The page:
The facts are that Marine veterans, dependents, and civilian workers were exposed to toxic chemicals at both Marine Corps Air Station El Toro and Camp Lejeune.  The routes of exposure through ingestion in the water wells are clearly documented at Camp Lejeune and hidden in a fog of missing documentation at El Toro, but nevertheless present. Marines at both bases worked with TCE and other toxic chemicals without protective clothing and face masks. Many have died without ‘connecting the dots’ to military service.  Semper Fidelis, the Marine Corps’ motto, was seriously tarnished by the Corps’ refusal to support Marine veterans and their dependents exposed to toxic chemicals; many of them sick with deadly cancers, including over 80 Lejeune male Marines with male breast cancer.  The murder of Colonel Sabow at El Toro involves a cover-up that continues to this day, including an NCIS cold case investigation bungled in 2010 and a ‘doctored autopsy’ photo made to hide the huge swelling on the right side of Colonel Sabow’s head and upper neck from the force of a violent external blow to the head.

BETRAYAL:  Toxic Exposure of U.S. Marines, Murder and Government Cover-up is the true story of U.S. Marines who were exposed to carcinogens, injured, and continue for fight for health care and compensation. The non-fiction account is now eBook on Amazon’s Kindle on Amazon’s Kindle.

BETRAYAL, written by two former El Toro Marines, Robert O’Dowd and Tim King, photo/journalist, war correspondent, and Executive News Editor of  O’Dowd, a retired Defense Department financial manager, honed his investigative skills as an auditor for EPA Inspector General; King, a Los Angeles native, spent the winter of 2006/07 covering the war in Afghanistan, while he was in Iraq over the summer of 2008, reporting from the war while embedded with both the U.S. Army and the Marines. King holds numerous awards for reporting, photography, writing and editing, including the Oregon AP Award for Spot News Photographer of the Year (2004), first place Electronic Media Award in Spot News, Las Vegas, (1998), Oregon AP Cooperation Award (1991).  King has several years of experience in network affiliate news TV stations, having worked as a reporter and photographer at NBC, ABC and FOX stations in Arizona, Nevada and Oregon.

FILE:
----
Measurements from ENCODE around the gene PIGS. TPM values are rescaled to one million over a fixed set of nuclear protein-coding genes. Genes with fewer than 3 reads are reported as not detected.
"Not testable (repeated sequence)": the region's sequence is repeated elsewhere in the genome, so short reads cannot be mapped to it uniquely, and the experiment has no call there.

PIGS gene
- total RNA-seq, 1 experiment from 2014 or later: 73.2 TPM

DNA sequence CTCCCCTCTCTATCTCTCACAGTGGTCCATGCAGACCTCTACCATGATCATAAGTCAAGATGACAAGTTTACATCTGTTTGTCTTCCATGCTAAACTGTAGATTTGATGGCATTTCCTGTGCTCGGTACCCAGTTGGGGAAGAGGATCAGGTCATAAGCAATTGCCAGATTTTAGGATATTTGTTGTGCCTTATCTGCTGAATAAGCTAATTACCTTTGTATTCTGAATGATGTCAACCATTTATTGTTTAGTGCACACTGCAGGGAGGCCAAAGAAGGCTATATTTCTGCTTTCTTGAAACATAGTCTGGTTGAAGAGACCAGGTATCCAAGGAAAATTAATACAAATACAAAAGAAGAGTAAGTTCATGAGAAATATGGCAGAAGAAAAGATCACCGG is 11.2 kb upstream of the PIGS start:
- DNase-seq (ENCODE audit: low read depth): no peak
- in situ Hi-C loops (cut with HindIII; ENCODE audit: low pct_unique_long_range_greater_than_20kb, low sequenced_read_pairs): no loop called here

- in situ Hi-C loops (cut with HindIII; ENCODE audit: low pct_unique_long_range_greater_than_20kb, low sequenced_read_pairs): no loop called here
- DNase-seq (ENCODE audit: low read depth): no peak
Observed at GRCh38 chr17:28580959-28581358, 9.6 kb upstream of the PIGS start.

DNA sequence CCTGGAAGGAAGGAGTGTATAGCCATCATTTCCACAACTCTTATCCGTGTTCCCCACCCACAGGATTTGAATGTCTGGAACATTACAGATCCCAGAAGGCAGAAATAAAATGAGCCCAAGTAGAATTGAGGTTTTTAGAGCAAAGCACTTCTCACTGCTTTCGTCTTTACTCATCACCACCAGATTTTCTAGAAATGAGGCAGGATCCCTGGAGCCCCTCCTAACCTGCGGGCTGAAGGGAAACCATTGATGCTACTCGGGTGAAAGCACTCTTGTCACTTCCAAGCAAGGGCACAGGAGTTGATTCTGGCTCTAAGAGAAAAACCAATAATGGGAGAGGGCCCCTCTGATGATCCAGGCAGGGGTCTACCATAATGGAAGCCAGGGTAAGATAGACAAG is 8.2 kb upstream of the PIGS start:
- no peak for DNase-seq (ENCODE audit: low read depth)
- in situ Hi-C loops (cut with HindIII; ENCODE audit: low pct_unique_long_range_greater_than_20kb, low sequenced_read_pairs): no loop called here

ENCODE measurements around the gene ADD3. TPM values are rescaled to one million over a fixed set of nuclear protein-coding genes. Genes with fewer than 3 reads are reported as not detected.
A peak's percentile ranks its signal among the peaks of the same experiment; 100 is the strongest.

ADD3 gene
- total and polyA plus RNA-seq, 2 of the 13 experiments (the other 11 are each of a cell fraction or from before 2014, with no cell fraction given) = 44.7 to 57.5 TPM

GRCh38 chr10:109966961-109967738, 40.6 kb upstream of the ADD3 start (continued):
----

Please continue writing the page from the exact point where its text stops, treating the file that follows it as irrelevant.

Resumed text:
As part of the effort to self-publish and market a soft cover copy of BETRAYAL (over 500 pages), O’Dowd and King launched a fund raising effort this month on Amazon’s Kickstarter.  Donations as little as $1 can help raise the necessary funds to print an initial 500 copies of the book and fund the costs of marketing. The plan is to publish a print on demand book with Create Space.

Look for the video on BETRAYAL at


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Robert O’Dowd served in the 1st, 3rd and 4th Marine Aircraft Wings during 52 months of active duty in the 1960s. While at MCAS El Toro for two years, O'Dowd worked and slept in a Radium 226 contaminated work space in Hangar 296 in MWSG-37, the most industrialized and contaminated acreage on the base. Robert is a two time cancer survivor and disabled veteran. Robert graduated from Temple University in 1973 with a bachelor’s of business administration, majoring in accounting, and worked with a number of federal agencies, including the EPA Office of Inspector General and the Defense Logistics Agency. After retiring from the Department of Defense, he teamed up with Tim King of to write about the environmental contamination at two Marine Corps bases (MCAS El Toro and MCB Camp Lejeune), the use of El Toro to ship weapons to the Contras and cocaine into the US on CIA proprietary aircraft, and the murder of Marine Colonel James E. Sabow and others who were a threat to blow the whistle on the illegal narcotrafficking activity. O'Dowd and King co-authored BETRAYAL: Toxic Exposure of U.S. Marines, Murder and Government Cover-Up. The book is available as a soft cover copy and eBook from See: